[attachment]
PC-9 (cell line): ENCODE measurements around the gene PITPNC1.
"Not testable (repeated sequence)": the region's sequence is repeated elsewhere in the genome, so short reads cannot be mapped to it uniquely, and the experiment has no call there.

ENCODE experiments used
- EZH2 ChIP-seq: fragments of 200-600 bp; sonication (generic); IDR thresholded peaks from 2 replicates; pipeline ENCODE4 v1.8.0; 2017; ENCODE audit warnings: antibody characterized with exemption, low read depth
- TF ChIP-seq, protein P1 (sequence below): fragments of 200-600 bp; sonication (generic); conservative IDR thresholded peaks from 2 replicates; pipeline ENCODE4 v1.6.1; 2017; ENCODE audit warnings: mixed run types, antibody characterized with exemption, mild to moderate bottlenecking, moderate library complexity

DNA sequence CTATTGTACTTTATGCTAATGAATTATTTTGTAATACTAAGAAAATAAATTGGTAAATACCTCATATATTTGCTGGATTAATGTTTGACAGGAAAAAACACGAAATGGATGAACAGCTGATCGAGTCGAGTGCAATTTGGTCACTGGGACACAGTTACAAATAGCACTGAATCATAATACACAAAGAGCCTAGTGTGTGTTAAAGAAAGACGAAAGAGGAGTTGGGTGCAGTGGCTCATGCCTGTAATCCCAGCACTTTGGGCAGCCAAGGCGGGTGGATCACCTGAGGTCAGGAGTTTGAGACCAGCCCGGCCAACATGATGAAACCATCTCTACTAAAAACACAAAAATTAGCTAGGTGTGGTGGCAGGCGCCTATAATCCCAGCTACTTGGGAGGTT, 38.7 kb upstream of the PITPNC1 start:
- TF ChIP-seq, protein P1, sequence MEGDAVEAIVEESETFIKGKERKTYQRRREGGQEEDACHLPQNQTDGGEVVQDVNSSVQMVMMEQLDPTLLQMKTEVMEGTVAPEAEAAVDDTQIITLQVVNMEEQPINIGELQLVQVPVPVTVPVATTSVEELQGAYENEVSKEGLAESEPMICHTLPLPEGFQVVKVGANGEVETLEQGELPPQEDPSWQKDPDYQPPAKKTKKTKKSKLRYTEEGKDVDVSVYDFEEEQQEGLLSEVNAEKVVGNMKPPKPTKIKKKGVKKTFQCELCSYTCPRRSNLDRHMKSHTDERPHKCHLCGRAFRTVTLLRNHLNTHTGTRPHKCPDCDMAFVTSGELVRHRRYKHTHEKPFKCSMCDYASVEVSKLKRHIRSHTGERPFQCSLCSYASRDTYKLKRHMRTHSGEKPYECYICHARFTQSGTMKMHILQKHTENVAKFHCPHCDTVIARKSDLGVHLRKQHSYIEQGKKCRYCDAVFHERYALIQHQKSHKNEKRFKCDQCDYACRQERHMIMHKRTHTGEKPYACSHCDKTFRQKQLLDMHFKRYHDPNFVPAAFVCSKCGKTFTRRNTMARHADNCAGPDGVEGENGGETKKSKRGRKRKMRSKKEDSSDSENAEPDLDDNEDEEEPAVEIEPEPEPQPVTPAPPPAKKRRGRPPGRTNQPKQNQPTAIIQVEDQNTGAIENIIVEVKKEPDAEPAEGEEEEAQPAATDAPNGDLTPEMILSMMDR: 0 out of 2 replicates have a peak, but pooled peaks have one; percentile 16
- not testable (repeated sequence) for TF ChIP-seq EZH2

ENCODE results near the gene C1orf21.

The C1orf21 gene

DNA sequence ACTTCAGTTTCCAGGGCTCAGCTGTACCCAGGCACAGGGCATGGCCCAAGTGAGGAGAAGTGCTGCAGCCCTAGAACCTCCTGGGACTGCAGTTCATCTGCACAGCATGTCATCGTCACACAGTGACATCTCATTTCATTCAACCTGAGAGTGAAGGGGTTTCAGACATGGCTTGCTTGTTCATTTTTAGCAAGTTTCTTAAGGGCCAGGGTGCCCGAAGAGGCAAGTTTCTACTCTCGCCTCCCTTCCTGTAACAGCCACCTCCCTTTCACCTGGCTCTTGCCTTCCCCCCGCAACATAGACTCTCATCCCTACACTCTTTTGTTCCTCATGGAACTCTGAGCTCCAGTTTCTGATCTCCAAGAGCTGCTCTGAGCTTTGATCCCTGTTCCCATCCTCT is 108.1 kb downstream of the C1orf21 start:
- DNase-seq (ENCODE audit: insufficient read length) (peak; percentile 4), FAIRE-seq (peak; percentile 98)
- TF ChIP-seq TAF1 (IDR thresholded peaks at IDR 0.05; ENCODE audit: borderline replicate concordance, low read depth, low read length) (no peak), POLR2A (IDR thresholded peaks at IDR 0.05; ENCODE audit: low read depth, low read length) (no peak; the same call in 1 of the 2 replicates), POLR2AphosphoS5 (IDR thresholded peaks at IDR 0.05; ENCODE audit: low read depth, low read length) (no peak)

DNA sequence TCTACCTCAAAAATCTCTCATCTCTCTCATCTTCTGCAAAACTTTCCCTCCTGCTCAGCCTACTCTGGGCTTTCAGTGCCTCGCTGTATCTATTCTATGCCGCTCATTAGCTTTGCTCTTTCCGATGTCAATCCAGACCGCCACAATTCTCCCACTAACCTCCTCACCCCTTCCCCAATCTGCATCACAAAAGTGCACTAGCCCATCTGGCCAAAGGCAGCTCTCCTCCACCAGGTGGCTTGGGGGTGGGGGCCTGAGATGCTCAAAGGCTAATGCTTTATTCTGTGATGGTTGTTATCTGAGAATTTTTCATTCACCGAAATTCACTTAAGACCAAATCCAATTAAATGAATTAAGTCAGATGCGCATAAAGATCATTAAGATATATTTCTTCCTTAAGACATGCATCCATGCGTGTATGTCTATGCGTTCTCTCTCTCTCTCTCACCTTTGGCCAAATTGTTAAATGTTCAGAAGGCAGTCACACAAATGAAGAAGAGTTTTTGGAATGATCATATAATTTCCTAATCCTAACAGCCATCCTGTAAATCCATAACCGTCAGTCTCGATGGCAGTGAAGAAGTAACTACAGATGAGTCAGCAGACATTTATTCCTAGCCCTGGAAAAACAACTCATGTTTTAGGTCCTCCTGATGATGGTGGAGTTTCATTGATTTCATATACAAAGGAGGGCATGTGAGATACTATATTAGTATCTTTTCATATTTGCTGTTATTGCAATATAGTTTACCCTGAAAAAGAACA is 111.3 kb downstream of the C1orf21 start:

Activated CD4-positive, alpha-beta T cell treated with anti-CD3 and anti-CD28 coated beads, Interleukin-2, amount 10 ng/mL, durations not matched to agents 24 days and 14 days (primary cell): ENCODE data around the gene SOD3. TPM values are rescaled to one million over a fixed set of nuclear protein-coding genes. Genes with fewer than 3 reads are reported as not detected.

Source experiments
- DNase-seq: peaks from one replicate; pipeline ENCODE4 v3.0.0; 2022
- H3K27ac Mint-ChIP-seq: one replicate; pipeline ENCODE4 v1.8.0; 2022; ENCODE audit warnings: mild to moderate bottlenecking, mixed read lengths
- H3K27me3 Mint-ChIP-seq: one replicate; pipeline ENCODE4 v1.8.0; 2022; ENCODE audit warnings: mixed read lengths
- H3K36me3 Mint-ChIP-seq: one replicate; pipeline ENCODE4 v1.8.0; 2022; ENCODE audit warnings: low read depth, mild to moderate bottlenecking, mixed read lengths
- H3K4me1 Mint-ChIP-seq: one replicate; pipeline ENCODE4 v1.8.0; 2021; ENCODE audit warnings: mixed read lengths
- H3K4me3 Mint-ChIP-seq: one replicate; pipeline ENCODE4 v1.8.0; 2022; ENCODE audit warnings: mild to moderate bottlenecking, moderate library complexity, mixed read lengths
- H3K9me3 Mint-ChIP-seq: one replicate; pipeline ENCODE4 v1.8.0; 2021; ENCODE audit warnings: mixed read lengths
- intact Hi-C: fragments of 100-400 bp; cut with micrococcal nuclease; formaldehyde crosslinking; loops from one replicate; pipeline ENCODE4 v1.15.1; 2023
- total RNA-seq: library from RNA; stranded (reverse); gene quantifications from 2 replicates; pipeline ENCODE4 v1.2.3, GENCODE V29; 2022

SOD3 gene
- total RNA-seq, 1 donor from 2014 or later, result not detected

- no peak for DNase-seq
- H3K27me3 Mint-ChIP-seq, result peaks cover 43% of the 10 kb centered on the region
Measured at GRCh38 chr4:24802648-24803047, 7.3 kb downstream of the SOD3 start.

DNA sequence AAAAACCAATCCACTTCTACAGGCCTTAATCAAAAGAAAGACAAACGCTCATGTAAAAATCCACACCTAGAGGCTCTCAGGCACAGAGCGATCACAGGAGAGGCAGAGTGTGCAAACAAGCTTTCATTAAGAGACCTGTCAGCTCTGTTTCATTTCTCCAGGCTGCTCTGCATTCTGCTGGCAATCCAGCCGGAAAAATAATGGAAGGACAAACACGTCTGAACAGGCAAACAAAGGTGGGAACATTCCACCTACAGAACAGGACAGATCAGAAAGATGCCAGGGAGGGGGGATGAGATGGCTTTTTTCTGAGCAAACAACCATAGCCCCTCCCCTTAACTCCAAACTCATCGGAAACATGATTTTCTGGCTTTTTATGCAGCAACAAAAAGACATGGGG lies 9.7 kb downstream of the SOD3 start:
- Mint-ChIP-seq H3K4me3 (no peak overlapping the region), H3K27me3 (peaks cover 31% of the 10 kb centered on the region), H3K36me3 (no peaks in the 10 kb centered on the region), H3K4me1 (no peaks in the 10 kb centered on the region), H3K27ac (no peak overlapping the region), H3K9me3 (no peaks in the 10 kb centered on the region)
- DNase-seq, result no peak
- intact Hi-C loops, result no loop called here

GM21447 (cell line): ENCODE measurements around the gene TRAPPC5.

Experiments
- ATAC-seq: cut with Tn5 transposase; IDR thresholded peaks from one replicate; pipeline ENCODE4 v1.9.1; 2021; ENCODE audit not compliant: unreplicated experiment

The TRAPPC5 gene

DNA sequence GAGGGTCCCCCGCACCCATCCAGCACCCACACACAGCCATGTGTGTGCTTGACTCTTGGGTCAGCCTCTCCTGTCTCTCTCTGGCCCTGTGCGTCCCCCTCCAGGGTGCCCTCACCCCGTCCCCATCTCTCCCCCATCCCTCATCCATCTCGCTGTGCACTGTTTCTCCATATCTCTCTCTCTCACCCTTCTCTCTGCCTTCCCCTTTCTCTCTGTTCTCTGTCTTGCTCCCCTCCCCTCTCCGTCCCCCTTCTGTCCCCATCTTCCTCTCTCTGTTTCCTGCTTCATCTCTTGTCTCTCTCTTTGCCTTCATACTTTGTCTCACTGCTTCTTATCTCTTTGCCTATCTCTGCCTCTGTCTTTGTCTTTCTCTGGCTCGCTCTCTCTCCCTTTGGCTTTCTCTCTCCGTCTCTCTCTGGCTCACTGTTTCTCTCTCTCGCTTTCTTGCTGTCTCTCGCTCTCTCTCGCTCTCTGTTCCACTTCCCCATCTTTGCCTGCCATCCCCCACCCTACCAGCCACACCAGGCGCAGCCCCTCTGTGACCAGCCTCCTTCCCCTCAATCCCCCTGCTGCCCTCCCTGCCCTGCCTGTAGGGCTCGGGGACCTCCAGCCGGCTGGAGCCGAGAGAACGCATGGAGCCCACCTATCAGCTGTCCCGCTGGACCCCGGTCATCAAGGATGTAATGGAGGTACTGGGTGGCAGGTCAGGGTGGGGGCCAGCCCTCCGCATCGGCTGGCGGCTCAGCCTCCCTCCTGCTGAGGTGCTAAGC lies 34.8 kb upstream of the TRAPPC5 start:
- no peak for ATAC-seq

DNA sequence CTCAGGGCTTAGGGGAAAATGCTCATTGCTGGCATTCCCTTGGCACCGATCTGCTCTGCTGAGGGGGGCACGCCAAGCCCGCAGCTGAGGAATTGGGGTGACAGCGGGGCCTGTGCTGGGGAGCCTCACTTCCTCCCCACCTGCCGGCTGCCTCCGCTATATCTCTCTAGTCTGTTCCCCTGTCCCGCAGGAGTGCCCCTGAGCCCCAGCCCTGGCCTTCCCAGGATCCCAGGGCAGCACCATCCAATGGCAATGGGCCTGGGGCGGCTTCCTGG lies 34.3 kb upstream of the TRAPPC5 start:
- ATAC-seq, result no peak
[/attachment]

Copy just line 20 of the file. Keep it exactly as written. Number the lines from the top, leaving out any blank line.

- H3K36me3 Mint-ChIP-seq: one replicate; pipeline ENCODE4 v1.8.0; 2022; ENCODE audit warnings: low read depth, mild to moderate bottlenecking, mixed read lengths